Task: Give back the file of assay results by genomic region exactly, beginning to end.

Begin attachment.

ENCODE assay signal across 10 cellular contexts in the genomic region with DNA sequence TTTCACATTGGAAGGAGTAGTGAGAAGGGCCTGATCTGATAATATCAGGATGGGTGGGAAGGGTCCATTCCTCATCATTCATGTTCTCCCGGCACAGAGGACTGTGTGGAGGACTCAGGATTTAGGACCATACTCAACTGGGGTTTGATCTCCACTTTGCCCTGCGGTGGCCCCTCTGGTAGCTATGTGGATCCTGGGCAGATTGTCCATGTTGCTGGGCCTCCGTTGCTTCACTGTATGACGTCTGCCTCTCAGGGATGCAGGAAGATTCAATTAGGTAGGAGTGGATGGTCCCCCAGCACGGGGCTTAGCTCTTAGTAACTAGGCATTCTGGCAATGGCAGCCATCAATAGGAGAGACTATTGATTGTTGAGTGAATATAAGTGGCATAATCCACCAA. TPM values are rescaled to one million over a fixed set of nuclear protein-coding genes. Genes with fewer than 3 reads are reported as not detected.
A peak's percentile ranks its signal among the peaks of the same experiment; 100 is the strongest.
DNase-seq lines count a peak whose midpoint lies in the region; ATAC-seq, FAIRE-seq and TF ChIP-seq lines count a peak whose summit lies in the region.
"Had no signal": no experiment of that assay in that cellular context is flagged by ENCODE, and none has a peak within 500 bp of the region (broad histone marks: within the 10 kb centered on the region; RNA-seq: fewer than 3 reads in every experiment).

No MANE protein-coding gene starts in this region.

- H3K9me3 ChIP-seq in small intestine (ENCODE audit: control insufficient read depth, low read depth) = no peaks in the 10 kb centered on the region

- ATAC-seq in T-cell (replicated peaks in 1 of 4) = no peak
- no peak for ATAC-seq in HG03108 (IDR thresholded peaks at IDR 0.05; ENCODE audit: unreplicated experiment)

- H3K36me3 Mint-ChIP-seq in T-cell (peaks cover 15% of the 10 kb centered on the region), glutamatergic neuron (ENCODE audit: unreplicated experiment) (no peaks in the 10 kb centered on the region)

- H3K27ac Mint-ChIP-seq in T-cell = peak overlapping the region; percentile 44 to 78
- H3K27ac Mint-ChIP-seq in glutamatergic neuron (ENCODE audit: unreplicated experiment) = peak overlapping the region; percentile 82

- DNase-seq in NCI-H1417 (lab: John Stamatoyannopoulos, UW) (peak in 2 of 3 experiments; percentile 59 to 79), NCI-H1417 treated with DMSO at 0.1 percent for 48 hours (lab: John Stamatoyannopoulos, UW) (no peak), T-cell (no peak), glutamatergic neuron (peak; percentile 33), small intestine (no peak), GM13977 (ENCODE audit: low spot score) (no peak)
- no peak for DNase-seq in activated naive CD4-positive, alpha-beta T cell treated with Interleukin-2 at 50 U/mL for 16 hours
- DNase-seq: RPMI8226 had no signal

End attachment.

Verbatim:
ENCODE assay signal across 10 cellular contexts in the genomic region with DNA sequence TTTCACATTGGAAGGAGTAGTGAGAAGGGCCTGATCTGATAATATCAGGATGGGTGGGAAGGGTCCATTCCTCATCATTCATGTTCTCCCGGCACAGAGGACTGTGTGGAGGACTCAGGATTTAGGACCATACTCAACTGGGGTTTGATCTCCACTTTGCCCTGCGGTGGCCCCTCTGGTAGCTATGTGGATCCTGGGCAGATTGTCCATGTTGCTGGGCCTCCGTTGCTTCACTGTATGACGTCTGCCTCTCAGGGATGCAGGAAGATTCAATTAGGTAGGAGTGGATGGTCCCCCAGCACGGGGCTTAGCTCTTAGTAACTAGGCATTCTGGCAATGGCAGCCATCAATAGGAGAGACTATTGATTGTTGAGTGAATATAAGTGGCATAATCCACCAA. TPM values are rescaled to one million over a fixed set of nuclear protein-coding genes. Genes with fewer than 3 reads are reported as not detected.
A peak's percentile ranks its signal among the peaks of the same experiment; 100 is the strongest.
DNase-seq lines count a peak whose midpoint lies in the region; ATAC-seq, FAIRE-seq and TF ChIP-seq lines count a peak whose summit lies in the region.
"Had no signal": no experiment of that assay in that cellular context is flagged by ENCODE, and none has a peak within 500 bp of the region (broad histone marks: within the 10 kb centered on the region; RNA-seq: fewer than 3 reads in every experiment).

No MANE protein-coding gene starts in this region.

- H3K9me3 ChIP-seq in small intestine (ENCODE audit: control insufficient read depth, low read depth) = no peaks in the 10 kb centered on the region

- ATAC-seq in T-cell (replicated peaks in 1 of 4) = no peak
- no peak for ATAC-seq in HG03108 (IDR thresholded peaks at IDR 0.05; ENCODE audit: unreplicated experiment)

- H3K36me3 Mint-ChIP-seq in T-cell (peaks cover 15% of the 10 kb centered on the region), glutamatergic neuron (ENCODE audit: unreplicated experiment) (no peaks in the 10 kb centered on the region)

- H3K27ac Mint-ChIP-seq in T-cell = peak overlapping the region; percentile 44 to 78
- H3K27ac Mint-ChIP-seq in glutamatergic neuron (ENCODE audit: unreplicated experiment) = peak overlapping the region; percentile 82

- DNase-seq in NCI-H1417 (lab: John Stamatoyannopoulos, UW) (peak in 2 of 3 experiments; percentile 59 to 79), NCI-H1417 treated with DMSO at 0.1 percent for 48 hours (lab: John Stamatoyannopoulos, UW) (no peak), T-cell (no peak), glutamatergic neuron (peak; percentile 33), small intestine (no peak), GM13977 (ENCODE audit: low spot score) (no peak)
- no peak for DNase-seq in activated naive CD4-positive, alpha-beta T cell treated with Interleukin-2 at 50 U/mL for 16 hours
- DNase-seq: RPMI8226 had no signal